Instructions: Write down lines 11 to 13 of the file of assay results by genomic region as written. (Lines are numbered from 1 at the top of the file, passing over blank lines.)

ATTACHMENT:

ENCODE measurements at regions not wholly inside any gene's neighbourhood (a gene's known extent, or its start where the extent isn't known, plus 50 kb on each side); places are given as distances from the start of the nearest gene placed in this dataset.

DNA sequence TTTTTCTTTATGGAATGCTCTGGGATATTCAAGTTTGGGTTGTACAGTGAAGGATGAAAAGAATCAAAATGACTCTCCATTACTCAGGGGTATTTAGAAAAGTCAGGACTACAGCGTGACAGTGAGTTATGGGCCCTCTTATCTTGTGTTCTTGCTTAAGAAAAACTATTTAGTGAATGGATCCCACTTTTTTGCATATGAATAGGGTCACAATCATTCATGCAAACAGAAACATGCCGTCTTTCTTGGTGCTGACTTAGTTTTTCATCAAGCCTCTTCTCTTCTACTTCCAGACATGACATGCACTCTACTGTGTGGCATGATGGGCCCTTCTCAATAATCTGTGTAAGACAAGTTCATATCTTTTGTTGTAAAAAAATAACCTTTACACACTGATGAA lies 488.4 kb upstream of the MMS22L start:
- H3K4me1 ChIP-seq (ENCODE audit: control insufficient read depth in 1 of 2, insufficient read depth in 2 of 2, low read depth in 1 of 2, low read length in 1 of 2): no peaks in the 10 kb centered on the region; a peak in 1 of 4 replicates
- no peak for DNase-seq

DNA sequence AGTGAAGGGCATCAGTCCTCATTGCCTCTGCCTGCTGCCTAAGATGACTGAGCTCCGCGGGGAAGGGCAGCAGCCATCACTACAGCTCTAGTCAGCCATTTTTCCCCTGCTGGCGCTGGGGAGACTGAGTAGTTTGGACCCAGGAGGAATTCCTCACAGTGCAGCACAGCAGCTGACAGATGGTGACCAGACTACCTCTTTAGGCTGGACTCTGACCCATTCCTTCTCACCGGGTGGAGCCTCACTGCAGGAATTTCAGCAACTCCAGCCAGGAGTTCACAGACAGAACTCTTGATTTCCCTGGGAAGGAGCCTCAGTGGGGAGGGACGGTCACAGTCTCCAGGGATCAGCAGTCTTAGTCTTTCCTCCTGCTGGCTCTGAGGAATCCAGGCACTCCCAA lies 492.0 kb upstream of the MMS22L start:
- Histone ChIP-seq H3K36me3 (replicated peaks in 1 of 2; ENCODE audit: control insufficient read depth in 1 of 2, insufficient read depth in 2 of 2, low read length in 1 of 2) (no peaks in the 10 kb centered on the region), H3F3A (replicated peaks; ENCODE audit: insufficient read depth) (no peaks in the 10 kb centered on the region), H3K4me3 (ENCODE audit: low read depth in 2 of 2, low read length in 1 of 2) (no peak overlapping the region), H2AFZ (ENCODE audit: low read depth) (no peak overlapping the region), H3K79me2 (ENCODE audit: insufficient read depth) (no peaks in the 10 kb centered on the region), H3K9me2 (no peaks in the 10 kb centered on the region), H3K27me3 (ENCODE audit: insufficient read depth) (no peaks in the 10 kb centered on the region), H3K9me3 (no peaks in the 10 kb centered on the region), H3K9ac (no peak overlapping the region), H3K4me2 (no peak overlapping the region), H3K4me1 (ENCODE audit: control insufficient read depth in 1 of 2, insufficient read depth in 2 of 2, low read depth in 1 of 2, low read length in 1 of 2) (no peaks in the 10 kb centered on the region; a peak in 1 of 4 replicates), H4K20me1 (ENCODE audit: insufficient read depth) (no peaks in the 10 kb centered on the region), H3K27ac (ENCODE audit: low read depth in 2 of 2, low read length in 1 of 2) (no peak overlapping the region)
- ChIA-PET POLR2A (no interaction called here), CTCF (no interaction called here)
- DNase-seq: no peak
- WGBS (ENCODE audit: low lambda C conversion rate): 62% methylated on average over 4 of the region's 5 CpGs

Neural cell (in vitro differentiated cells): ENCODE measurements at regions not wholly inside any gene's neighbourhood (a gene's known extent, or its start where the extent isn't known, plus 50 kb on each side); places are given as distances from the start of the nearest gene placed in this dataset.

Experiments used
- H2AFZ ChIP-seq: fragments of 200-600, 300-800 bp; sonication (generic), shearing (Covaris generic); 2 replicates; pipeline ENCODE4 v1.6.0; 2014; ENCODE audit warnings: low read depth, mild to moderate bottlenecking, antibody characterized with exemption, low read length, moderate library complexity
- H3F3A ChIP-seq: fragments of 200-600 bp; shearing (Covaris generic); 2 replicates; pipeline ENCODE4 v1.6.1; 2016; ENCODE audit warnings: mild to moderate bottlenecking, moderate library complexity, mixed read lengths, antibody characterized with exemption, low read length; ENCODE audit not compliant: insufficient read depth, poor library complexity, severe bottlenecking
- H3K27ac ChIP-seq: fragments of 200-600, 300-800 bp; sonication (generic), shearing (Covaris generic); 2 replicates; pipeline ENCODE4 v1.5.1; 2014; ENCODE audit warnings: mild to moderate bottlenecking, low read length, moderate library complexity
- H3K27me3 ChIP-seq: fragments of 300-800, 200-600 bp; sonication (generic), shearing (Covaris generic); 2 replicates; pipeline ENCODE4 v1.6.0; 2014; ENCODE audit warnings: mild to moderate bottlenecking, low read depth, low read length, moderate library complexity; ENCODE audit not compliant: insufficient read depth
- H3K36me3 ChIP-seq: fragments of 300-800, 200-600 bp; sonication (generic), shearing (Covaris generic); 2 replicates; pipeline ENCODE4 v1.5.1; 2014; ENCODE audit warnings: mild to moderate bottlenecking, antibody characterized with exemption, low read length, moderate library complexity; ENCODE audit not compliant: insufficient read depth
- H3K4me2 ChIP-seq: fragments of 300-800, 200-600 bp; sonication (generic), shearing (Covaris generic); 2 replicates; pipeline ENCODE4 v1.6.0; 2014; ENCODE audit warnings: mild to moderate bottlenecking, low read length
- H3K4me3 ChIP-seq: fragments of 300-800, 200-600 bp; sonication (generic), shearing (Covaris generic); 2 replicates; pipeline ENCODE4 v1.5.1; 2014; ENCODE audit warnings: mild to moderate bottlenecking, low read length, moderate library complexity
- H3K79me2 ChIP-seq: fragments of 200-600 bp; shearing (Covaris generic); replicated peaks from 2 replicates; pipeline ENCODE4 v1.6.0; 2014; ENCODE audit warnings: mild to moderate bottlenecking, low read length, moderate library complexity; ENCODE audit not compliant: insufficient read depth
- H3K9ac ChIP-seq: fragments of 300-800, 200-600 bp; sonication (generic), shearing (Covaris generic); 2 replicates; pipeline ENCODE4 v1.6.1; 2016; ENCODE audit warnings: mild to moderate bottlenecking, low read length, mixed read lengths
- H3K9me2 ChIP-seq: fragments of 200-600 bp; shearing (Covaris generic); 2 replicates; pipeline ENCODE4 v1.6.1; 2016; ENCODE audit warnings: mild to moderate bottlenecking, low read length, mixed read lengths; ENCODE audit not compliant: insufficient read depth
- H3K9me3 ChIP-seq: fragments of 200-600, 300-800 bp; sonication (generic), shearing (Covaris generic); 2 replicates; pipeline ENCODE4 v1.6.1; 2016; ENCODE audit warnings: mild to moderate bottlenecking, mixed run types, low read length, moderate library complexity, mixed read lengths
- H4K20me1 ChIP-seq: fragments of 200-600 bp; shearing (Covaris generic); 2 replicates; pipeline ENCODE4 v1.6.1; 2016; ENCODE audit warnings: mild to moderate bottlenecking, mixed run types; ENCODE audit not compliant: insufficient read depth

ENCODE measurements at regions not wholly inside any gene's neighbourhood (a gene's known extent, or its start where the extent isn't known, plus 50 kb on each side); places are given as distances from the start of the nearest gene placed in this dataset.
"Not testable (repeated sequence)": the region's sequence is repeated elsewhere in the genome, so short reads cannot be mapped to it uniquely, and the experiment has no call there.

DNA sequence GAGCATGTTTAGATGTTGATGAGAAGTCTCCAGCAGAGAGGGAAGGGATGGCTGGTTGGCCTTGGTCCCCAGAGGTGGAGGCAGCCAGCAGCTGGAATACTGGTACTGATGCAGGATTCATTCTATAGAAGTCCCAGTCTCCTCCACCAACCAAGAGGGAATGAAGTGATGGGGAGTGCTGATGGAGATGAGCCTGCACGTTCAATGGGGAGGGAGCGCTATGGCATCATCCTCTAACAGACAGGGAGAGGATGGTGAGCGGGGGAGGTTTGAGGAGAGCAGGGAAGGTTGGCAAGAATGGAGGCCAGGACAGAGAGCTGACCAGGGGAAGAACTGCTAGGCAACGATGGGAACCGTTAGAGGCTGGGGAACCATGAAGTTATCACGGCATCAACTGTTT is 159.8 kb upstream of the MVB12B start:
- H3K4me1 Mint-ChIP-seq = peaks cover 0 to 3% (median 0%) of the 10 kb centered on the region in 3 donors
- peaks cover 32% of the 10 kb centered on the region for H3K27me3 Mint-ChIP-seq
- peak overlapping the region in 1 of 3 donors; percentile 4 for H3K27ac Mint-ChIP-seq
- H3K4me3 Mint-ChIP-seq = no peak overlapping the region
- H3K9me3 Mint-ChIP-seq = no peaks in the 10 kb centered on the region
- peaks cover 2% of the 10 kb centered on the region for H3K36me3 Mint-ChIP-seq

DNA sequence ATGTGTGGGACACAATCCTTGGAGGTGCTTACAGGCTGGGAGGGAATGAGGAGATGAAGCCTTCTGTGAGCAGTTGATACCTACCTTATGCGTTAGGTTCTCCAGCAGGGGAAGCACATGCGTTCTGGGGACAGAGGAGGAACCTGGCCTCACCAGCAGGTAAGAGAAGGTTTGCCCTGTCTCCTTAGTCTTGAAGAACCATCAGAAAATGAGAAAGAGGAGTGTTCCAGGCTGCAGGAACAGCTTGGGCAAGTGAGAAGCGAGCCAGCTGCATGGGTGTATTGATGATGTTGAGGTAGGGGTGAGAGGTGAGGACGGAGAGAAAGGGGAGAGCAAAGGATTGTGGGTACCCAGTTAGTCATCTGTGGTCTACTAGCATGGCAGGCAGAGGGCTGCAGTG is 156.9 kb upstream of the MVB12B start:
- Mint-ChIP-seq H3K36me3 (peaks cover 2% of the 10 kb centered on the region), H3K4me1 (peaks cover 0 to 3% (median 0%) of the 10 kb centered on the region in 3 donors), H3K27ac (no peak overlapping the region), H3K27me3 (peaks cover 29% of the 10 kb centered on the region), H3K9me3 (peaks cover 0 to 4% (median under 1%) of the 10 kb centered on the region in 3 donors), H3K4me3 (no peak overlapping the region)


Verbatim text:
Experiments used
- H2AFZ ChIP-seq: fragments of 200-600, 300-800 bp; sonication (generic), shearing (Covaris generic); 2 replicates; pipeline ENCODE4 v1.6.0; 2014; ENCODE audit warnings: low read depth, mild to moderate bottlenecking, antibody characterized with exemption, low read length, moderate library complexity
- H3F3A ChIP-seq: fragments of 200-600 bp; shearing (Covaris generic); 2 replicates; pipeline ENCODE4 v1.6.1; 2016; ENCODE audit warnings: mild to moderate bottlenecking, moderate library complexity, mixed read lengths, antibody characterized with exemption, low read length; ENCODE audit not compliant: insufficient read depth, poor library complexity, severe bottlenecking